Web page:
British Columbia

Port Moody playwright wins national award for Indian Arm

Hiro Kanagawa recently won a Governor General's Literary Award for his take on Little Eyolf, one of Henrik Ibsen's more obscure plays.

Hiro Kanagawa consulted with Tsleil-Waututh Nation while writing play

Hiro Kanagawa was in contact with members of the Tsleil-Waututh Nation during the research for his play, and went on a tour of the area. (Stephen Drover)

A Port Moody-based playwright recently gained national recognition for his modern twist on an old play. 

Hiro Kanagawa won a Governor General's Literary Award for his take on Little Eyolf, one of Henrik Ibsen's more obscure plays.

The contemporary version of the 1894 Norwegian drama is called Indian Arm and tells the story of a couple with an adopted First Nations son and a cabin on the shores north of Deep Cove, B.C.

"In my story, the play becomes very much about the relationship between First Nations and settler communities," Kanagawa said.

Indian Arm is northeast of Vancouver, near Deep Cove and Belcarra. (Stephen Drover)

Respect and reconciliation 

Kanagawa said he wanted to be careful about the question of cultural appropriation while writing the play and so reached out to members of the Tsleil-Waututh Nation.

He consulted with Leonard George, former chief of the Tsleil-Waututh Nation and cultural ambassador.

George said it was important to be included in the project. It was a sign of respect to ask permission to use Tsleil-Waututh Nation's land and stories, he said.

Due to medical reasons, George could not be interviewed in person, but via text message he described telling Kanagawa about the deep meaning and value of the land.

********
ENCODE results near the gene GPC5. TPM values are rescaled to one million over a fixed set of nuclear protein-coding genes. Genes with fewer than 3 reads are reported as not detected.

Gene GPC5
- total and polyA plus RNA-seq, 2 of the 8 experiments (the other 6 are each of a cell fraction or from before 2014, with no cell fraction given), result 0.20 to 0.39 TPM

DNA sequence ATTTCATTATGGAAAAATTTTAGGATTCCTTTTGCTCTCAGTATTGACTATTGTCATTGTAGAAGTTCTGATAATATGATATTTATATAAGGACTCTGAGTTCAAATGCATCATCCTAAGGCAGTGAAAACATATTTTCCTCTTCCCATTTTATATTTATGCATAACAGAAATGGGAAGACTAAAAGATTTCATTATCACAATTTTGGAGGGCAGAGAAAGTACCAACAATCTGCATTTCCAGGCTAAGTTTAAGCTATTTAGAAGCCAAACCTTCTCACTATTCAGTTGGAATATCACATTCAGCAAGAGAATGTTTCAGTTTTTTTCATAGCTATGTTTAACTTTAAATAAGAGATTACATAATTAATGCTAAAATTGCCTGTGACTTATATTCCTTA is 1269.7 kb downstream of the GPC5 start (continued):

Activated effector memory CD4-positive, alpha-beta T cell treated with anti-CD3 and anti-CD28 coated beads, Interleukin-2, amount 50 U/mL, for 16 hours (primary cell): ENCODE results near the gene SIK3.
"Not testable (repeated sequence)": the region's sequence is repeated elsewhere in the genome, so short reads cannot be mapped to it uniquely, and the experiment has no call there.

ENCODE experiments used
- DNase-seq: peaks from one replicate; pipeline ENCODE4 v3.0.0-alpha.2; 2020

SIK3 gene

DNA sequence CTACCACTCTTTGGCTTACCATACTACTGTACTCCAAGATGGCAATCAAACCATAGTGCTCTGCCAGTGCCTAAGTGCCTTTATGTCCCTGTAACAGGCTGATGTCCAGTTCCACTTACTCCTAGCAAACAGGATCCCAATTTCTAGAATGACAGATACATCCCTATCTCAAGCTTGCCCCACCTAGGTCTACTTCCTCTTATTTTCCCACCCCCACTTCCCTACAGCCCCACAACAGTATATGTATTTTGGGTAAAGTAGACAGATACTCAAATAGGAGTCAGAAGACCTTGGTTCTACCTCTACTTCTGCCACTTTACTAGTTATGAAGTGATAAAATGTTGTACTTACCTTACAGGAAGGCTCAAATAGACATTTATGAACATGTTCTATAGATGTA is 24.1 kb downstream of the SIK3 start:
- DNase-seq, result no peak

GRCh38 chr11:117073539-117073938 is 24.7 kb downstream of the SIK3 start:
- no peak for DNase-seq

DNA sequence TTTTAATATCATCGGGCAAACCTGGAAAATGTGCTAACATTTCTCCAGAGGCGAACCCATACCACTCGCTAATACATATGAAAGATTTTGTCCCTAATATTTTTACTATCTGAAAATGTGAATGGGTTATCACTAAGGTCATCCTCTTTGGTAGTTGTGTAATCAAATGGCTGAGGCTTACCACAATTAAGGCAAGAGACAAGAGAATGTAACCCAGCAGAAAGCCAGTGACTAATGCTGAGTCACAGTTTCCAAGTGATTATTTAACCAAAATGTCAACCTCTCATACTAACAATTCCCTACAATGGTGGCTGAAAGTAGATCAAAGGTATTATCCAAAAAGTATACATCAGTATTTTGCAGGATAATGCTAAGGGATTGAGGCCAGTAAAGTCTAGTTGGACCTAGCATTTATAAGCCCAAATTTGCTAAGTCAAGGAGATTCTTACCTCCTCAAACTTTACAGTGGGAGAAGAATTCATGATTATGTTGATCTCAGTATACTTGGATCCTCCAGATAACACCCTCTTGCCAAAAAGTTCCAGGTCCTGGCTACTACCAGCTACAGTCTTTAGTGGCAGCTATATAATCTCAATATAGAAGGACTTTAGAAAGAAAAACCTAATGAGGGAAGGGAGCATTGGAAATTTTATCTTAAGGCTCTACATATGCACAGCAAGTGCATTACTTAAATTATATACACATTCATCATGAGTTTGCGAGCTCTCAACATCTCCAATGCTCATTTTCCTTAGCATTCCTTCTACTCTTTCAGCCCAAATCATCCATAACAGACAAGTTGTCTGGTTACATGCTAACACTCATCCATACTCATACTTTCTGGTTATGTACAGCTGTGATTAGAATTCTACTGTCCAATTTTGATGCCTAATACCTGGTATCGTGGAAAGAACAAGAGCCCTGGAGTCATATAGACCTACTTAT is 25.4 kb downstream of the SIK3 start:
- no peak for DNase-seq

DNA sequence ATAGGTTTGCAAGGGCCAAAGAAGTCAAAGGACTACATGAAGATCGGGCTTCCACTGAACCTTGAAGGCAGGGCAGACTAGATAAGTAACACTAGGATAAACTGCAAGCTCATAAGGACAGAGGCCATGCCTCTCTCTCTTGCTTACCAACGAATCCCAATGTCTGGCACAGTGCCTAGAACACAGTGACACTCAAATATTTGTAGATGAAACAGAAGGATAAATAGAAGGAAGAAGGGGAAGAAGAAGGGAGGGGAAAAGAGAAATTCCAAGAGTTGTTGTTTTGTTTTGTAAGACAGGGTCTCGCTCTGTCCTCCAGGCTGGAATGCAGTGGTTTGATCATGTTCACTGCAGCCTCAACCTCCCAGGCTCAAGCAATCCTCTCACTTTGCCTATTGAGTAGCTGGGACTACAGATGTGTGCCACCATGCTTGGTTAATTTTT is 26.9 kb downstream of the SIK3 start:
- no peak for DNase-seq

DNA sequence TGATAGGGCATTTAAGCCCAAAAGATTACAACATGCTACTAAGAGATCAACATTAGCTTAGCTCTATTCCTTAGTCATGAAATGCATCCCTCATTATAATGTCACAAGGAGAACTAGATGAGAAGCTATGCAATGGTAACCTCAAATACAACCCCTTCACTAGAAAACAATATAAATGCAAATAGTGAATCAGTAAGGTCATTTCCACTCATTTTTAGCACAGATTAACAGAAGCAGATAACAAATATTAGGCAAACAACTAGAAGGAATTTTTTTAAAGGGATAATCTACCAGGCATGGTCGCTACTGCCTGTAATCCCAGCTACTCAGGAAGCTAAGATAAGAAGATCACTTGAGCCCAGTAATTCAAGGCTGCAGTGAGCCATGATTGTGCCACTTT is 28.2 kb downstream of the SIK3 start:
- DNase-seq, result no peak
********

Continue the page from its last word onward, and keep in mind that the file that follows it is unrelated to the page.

"He wanted to do it right by asking our permission for using Indian Arm as inspiration," George said. "People [like] Mr. Kanagawa are ahead of the government's idea of reconciliation, just by showing respect."

Kanagawa also went on a tour of the Indian Arm area, learning about the history of the land from the Tsleil-Waututh perspective.

L-R: Mishelle Cuttler, Stephen Drover, both from Rumble Theatre, Hiro Kanagawa and Leonard George's nephew Dennis Thomas, on a tour of Indian Arm in December, 2013. Rumble Theatre produced the play. (Peter Boychuk)

Kanagawa said his work touches on a number of relevant topics in Canada which is why he thinks it won the prestigious national award

"It's an important Canadian conversation," he said. "As a writer, that's all you can ever wish for is that work would be part of a national conversation."

The national award means a $25,000 prize for Kanagawa and an invitation to meet the Governor General in Ottawa at the end of the month.

With files from Matt Meuse.